Gawain encountered a knight, named Quoikos, who was heading towards the tournament at Saorgarda Castle, where the best knight in tournament would win Lady Flursensephen, daughter of Count Leigamar. Like in Lady of the Short Sleeve of the Conte du Graal, Flursensephen got into an argument with his younger sister, Quebeleplus, over the two newcomers. Flursensephen derisively claimed Gawain and his companion were merchants, impersonating as knights to avoid customs. Quebeleplus recognised Gawain to be a great knight, even though no one knew of Gawain's true identity, and thought that he was better knight than Fiers of Arramis, the man whom Flursensephen was in love with. When Flursensephen struck his little sister, Quebeleplus went to Gawain to fight for her, and avenge her by defeating Fiers. Gawain agreed. When the tournament started Gawain fought on Quebeleplus' behalf, unhorsing and capturing many knights, including Fiers and Quebeleplus' father, Leigamar. Flursensephen fainted at Fiers' defeat. Gawain refused to marry Flursensephen after the tournament, giving her to Quoikos.

Gawain's next adventure is like in Chretien's Postponement of the Duel, where Gawain was guest to the Lady of Karamphi Castle. Her brother, Angaras recognising Gawain, attack him at the castle with his men. Gawain defended himself with the chessboard, until Angaras' father ended the battle, making Gawain promise either to find the Grail in one year, or to fight a duel with Angaras. Gawain agreed.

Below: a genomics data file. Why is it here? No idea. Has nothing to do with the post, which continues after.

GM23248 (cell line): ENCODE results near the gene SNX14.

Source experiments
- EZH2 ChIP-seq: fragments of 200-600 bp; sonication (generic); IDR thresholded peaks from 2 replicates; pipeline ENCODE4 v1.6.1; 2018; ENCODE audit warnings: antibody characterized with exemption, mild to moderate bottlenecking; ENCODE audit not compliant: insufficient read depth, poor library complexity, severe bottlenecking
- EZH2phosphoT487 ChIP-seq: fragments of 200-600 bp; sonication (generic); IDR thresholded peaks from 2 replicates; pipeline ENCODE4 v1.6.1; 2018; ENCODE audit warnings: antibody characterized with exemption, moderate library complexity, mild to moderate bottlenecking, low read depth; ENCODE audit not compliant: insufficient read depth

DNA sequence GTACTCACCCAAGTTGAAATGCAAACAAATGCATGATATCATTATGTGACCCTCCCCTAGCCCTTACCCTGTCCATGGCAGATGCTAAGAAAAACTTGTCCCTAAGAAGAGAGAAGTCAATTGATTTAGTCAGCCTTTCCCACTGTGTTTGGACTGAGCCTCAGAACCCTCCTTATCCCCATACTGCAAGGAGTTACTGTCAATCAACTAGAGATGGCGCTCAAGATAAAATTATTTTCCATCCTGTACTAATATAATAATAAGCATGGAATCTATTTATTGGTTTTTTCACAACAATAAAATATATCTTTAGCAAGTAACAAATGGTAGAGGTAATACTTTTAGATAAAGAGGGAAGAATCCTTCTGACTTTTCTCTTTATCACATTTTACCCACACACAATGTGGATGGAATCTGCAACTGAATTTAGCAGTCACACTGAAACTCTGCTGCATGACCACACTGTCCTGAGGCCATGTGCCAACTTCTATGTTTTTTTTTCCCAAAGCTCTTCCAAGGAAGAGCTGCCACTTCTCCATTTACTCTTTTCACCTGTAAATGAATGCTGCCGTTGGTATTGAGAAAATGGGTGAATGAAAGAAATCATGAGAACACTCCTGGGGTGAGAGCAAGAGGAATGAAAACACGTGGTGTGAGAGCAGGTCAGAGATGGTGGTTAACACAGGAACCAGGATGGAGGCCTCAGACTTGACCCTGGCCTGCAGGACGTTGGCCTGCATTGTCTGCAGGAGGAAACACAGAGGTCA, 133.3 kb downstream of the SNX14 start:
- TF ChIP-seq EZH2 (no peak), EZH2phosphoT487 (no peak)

What is interesting, is that before Gawain arrived at this castle, he encountered the goddess Enfeidas, who is both Arthur's aunt, as well as the Queen of Avalon. She was the sister of Uterpandragon (Uther Pendragon). She was the one who warned him about danger of the castle of Karamphi.

Like Chretien's Castle of Marvels and in Wolfram's Parzival, Gawain helped a wounded knight and a damsel but was betrayed. The wounded knight stole his horse, and he was left with a nag. He won back his horse, when he unhorsed the wounded knight's ally. He accepted hospitality from a ferryman, named Karadas. Across the river he saw a castle filled with maidens, which was why it was known as the Castle of Maidens, built by the sorcerer Gansguoter, and found out that his own grandmother, mother and sister (Igern (Igraine), Orcades (Morgawse) and Klarisanz (Clarissant)) were living in this castle. Karadas failed to dissuade Gawain from entering the Castle of Maidens, because those who entered the castle, never returned alive.